Though I could tune pretty accurately to a note, I found the electronic tuners to be quite inconsistent with each other on cents-off readings.  So, you can only get a rough idea of how far off your intonation is from one note to another.

For inexpensive bench tuning, find a larger one with 2 cents between the display marks, such as the Boss TU-80 or another in the Boss TU Series.  There should also be several similar in the Korg lineup.

Another type of electronic tuners has LCD indicators typically 10 cents apart.  They are able to give more precise readings, by simultaneously illuminating adjacent LCD's when the pitch is off.  The pitch is correct only when the green LED is the only one on.

I found the Snark Super Tight Tuner to be the best clip-on that I had ever owned!  It uses LED's that are 10 cents apart, but along with the steady green lite, the adjacent LED's don't go out until you're dead on.  And, it costs so little!   The Snark is the only one of this type that I have tried, but, judging from illustrations, there are various others tuners that use this type of principle, including stomp tuners.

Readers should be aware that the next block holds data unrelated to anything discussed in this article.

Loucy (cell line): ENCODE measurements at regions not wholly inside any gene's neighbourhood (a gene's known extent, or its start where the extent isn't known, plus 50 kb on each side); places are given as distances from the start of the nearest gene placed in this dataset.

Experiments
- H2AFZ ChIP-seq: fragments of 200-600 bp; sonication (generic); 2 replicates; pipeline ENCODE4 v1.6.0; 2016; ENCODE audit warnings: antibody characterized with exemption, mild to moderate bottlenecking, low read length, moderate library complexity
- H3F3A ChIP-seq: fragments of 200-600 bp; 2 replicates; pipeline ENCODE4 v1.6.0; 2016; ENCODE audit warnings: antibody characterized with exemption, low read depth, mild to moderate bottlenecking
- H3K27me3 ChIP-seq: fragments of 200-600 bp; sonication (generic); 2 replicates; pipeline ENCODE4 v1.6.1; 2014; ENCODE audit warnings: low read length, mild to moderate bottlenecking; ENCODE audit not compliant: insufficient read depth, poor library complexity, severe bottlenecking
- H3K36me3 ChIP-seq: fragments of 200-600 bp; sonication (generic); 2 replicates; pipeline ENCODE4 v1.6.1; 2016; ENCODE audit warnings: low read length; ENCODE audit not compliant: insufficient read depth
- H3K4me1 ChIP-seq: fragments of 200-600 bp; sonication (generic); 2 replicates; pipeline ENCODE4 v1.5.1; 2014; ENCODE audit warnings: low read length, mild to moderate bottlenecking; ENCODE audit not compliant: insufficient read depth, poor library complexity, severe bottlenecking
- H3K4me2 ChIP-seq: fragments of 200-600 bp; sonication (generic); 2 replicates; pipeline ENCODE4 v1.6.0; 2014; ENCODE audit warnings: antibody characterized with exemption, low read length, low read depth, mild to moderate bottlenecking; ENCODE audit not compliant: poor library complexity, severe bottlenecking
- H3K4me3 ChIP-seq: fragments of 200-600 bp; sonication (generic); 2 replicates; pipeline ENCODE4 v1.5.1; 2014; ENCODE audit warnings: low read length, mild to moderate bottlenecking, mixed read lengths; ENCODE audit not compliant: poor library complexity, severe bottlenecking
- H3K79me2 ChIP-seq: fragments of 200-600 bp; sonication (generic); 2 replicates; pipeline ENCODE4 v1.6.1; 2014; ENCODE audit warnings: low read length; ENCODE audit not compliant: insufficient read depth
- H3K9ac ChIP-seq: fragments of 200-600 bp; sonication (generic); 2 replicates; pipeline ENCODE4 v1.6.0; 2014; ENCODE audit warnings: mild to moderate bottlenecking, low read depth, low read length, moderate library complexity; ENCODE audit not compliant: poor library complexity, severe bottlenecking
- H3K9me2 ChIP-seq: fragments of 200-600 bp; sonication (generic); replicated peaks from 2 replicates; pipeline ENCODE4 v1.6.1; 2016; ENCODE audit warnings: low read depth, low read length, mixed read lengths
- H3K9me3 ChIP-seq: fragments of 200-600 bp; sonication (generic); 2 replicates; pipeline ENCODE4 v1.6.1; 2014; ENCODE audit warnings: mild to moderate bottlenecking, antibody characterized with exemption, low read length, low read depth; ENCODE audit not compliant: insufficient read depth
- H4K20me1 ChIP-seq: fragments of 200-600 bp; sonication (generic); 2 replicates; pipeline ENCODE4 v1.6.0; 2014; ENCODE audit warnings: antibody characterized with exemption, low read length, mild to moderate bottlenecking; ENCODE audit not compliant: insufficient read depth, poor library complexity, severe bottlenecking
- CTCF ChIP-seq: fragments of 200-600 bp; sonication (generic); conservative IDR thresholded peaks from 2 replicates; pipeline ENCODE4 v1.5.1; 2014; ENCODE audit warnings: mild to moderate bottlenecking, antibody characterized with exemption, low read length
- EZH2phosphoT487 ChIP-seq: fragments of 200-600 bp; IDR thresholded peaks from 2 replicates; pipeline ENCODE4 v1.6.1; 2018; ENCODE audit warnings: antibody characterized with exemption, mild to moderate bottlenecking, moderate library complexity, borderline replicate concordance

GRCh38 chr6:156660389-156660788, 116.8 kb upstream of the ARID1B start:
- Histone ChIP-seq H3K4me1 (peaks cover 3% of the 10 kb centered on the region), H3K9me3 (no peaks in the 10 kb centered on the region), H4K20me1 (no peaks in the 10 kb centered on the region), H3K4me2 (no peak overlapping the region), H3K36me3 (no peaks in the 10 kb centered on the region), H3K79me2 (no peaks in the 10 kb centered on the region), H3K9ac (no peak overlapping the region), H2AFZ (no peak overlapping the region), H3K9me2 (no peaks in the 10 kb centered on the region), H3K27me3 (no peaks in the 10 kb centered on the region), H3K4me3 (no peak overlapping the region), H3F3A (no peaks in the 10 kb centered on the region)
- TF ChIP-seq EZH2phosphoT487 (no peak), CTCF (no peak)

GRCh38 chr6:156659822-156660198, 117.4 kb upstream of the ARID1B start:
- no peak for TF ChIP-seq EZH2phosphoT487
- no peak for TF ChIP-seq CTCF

I just recently got a Korg SHPRO Chromatic, and I couldn't be more pleased! Though it is technically not a strobe tuner, it has a strobe display option which I always use.  It really helps to see the lines moving to the right or left until you're smack in tune - and it's very tight! Using this gives me a real good appreciation of the value of the strobe display option available for a long time on the Korg Pitchblack tuners (which I have never used).